During a coast running (under a coast running state) of a vehicle with an accelerator pedal being released or during a braking mode of the vehicle with a foot brake being activated, further, the hybrid control means 84 has a function to serve as regeneration control means. In this regeneration control, the second electric motor M2 is rendered operative to act as an electric power generator and driven with kinetic energy of a vehicle, i.e. a reverse drive force transferred from the drive wheels 34 to the engine 8 to generate electric energy with a view to achieving fuel saving. Resulting electric energy, i.e. a second-motor-generated electric current is supplied via an inverter 54 to a battery 56 that is consequently charged. Such regeneration control is performed such that the regeneration is achieved at a power rate determined based on a state of charge SOC of the battery 56 and a braking force distribution rate of a braking force of a hydraulic brake actuated for obtaining the braking force depending on a depressing stroke of the brake pedal.

During the shifting of the automatic shifting portion 20, upon depression of, for instance, the accelerator pedal, demanded output torque TOUT of the automatic shifting portion 20 may increase to cause a vehicle state to vary from a motor drive region to an engine drive region as shown in FIG. 7. Under such a situation, both operations are concurrently executed to perform a control for starting up the engine 8 and a shifting control of the automatic shifting portion 20. Hereunder, such a control operation for start-up of the engine 8 will be described below in detail.

Turning back to FIG. 6, engine start-up determining means 90 determines whether an electronic control device 80 has made an engine start-up determination representing a determination to start-up the engine 8 during a motor drive mode. For instance, if the accelerator pedal is deeply depressed, demanded output torque TOUT corresponding to an accelerator-opening Acc of the automatic shifting portion 20 is caused to increase as shown in FIG. 7. In this moment, if the vehicle state varies from the motor drive region to the engine drive region, then the engine start-up determination is made.

Shifting state determining means 92 determines whether the automatic shifting portion 20 executes the shifting. More particularly, if a down-shift is effectuated with the shifting performed so as to increase a speed ratio γ of the automatic shifting portion 20, then, a determination is made that the automatic shifting portion 20 executes a down-shifting. In contrast, if an up-shift is effectuated with the shifting performed so as to decrease the speed ratio γ of the automatic shifting portion 20, then, another determination is made that the automatic shifting portion 20 executes an up-shifting.

If none of the down-shifting and the up-shifting is present in the automatic shifting portion 20, i.e. when the automatic shifting portion 20 remains under a non-shifting mode with no execution of the shifting, then, a determination is made that the automatic shifting portion. 20 remains under the non-shifting mode. The operation as to whether the automatic shifting portion 20 belongs to the down-shifting or the up-shifting can be determined by referring to switching patterns of electromagnetic valves for controlling a clutch and a brake of the automatic shifting portion 20 and an engagement operation table shown in FIG. 2.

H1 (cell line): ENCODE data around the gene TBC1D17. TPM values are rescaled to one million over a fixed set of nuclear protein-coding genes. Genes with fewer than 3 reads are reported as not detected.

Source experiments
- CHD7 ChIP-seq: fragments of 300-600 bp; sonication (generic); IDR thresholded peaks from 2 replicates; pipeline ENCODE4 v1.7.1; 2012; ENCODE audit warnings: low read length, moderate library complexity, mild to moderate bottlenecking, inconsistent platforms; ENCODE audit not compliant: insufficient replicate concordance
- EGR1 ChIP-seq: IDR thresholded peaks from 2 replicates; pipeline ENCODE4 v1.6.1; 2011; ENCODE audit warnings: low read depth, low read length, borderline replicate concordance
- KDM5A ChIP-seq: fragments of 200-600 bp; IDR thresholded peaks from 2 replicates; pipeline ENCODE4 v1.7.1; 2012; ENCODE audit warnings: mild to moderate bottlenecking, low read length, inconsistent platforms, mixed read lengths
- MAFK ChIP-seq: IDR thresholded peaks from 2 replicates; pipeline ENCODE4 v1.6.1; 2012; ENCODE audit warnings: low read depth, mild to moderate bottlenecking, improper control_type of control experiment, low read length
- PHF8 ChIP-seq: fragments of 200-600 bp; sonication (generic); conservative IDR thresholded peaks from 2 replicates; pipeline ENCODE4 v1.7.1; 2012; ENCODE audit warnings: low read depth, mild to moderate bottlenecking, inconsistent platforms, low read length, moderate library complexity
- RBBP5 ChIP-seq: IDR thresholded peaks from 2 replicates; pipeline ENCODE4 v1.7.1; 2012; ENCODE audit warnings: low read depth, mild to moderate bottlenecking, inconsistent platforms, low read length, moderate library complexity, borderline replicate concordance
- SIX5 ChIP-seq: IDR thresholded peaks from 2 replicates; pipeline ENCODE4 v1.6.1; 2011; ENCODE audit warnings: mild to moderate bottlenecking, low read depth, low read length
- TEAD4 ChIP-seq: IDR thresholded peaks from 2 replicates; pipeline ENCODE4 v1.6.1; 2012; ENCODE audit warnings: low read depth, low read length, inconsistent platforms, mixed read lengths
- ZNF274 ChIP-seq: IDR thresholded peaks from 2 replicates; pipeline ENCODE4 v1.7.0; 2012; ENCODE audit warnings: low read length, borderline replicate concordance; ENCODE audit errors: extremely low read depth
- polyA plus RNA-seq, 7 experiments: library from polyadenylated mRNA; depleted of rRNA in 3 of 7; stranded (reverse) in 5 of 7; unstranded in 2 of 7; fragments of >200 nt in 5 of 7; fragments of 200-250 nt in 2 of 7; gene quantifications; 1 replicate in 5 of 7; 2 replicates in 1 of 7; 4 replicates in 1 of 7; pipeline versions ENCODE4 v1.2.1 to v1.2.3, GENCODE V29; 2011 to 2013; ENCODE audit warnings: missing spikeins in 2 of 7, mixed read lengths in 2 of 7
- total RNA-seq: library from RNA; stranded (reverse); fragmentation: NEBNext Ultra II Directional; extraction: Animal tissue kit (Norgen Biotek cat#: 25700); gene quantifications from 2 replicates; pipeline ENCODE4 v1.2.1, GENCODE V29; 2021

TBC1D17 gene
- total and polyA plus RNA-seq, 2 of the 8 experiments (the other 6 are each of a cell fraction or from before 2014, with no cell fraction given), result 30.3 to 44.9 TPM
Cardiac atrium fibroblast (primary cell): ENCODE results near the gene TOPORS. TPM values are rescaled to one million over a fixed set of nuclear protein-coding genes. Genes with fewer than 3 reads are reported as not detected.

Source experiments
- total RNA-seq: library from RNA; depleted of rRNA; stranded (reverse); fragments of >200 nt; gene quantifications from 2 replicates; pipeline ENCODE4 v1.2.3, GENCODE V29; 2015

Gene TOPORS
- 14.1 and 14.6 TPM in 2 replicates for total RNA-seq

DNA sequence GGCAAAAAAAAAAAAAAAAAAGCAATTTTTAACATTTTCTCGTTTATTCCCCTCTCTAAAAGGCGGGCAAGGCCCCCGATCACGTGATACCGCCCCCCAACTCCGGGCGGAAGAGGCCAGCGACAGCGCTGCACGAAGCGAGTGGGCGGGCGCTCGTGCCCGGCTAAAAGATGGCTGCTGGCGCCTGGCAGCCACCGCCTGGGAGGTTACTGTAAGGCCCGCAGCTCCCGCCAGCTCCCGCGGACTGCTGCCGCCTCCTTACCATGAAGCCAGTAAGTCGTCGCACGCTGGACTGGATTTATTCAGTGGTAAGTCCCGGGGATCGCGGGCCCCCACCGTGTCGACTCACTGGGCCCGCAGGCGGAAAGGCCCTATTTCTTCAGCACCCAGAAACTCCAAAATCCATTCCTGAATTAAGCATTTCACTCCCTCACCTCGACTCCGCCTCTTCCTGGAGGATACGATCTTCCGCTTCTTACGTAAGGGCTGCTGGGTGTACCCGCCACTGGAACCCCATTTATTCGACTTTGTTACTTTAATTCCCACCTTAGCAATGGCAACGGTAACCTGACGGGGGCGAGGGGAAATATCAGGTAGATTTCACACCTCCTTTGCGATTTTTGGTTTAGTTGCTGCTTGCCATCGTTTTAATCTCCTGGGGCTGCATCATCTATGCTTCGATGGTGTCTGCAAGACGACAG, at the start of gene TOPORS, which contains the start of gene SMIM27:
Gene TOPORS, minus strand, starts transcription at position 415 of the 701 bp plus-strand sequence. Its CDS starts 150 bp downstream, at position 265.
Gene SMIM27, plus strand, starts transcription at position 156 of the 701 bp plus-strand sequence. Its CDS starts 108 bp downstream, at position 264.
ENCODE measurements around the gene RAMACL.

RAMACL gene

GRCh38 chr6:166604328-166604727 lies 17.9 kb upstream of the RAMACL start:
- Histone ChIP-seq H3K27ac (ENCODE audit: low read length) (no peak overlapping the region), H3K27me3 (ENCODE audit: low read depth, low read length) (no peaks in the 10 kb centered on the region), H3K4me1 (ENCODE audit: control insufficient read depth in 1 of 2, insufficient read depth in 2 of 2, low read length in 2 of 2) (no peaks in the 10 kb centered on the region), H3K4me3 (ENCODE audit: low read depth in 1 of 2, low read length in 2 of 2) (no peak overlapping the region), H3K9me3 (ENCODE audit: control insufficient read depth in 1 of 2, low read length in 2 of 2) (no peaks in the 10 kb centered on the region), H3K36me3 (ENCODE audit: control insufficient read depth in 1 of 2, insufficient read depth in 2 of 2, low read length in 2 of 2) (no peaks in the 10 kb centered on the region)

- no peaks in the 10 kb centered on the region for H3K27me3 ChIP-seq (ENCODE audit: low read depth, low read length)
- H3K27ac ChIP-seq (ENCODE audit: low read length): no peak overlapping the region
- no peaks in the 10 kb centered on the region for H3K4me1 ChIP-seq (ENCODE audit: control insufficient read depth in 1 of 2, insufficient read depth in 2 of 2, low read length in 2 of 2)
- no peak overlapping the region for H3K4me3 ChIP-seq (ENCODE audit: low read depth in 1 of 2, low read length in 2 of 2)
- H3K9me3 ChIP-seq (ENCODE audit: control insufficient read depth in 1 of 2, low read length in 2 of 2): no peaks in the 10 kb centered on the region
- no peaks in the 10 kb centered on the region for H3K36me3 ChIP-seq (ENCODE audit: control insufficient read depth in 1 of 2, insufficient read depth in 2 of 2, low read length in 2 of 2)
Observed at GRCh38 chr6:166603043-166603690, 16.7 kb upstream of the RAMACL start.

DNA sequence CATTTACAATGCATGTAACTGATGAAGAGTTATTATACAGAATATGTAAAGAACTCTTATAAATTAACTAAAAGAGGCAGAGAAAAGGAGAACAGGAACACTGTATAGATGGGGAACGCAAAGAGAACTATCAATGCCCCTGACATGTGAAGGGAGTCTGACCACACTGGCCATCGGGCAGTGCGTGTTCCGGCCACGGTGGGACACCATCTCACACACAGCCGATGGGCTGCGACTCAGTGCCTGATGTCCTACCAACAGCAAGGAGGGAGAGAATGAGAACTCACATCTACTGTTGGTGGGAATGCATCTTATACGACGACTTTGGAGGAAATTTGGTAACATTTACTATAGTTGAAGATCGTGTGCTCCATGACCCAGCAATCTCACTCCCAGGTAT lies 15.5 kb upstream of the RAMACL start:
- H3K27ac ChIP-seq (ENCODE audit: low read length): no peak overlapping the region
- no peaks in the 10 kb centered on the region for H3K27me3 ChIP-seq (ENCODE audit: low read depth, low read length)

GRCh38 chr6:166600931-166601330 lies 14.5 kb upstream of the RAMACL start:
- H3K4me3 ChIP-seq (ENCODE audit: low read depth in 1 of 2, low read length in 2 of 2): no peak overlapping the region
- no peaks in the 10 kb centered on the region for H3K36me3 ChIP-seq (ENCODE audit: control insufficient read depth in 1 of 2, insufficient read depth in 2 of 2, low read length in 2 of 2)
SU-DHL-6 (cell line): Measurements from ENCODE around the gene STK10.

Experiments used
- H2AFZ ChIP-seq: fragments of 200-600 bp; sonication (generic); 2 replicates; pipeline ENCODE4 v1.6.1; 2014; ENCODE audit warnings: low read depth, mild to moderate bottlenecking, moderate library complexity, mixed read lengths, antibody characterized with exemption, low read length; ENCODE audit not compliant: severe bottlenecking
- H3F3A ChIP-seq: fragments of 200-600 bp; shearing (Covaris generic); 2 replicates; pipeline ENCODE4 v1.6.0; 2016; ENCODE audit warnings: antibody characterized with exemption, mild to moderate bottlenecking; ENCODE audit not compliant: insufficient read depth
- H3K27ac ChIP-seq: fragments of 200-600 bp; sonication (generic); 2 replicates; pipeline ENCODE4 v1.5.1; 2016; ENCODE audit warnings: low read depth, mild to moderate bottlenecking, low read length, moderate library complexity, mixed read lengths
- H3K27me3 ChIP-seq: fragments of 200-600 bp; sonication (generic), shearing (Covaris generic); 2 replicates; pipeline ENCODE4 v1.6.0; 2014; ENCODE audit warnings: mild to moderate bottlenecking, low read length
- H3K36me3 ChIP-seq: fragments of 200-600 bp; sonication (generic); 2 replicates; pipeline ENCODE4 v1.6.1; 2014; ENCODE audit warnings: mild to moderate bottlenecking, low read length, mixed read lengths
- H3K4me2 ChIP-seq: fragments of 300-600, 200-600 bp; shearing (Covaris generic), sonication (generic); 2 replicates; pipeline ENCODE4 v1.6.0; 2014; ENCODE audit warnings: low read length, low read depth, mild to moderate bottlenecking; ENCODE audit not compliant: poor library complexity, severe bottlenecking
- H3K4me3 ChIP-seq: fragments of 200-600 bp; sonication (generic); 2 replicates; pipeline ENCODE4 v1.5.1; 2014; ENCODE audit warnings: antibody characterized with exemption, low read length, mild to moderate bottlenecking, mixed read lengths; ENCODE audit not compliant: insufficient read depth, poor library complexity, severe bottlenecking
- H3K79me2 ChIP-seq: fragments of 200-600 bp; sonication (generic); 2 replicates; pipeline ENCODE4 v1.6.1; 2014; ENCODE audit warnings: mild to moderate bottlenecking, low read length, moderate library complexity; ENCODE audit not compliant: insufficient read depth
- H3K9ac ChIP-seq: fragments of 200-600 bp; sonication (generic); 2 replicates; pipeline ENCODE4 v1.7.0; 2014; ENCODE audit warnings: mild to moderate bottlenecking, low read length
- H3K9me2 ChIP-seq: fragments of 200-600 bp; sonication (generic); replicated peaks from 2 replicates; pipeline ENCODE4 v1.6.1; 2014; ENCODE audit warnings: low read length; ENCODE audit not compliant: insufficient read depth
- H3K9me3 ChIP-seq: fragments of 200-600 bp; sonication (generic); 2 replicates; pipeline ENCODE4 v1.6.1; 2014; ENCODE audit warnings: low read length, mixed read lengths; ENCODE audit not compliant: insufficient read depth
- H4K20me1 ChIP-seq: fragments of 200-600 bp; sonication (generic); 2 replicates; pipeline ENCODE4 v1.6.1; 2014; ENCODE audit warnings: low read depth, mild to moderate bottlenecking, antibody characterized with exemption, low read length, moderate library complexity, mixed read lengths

During the running of the vehicle under the motor drive mode, if the engine start-up determining means 90 makes a determination affirming that the engine start-up determination is made, then, engine start-up means 94 executes a control to start-up the engine 8. In this case, a start-up method of the engine 8, suited for the automatic shifting portion 20 executing the up-shifting or the down-shifting, is altered in mode different from that of a start-up method of the engine 8 with the automatic shifting portion 20 remaining under the non-shifting mode, after which the engine 8 is started up. In addition, the engine start-up means 94 executes the start-up method in mode different from each other depending on the up-shifting and the down-shifting executed in the automatic shifting portion 20.

Now, the start-up method of the engine 8 will be described below in detail. Under a circumstance where the engine start-up determining means 90 makes the determination affirming that the engine start-up determination is made, if the shifting state determining means 92 determines that the automatic shifting portion 20 remains under the non-shifting mode, then, no interruption occurs in a power transmitting path between the second electric motor M2 and the drive wheels 34. In this moment, if a vehicle speed V remains constant, then, a first-motor rotation speed NM1 is caused to vary while permitting a second-motor rotation speed NM2, bound with the vehicle speed V (a velocity of the drive wheel 34), to be kept constant. More particularly, the first-motor rotation speed NM1 is caused to increase in the same rotational direction as that of the second-motor rotation speed NM2. This causes an engine rotation speed NE for start-up of the engine to increase beyond an engine start-up rotation speed NE1, available to achieve the start-up of the engine, in the same rotational direction as those of the first and second electric motors M1 and M2.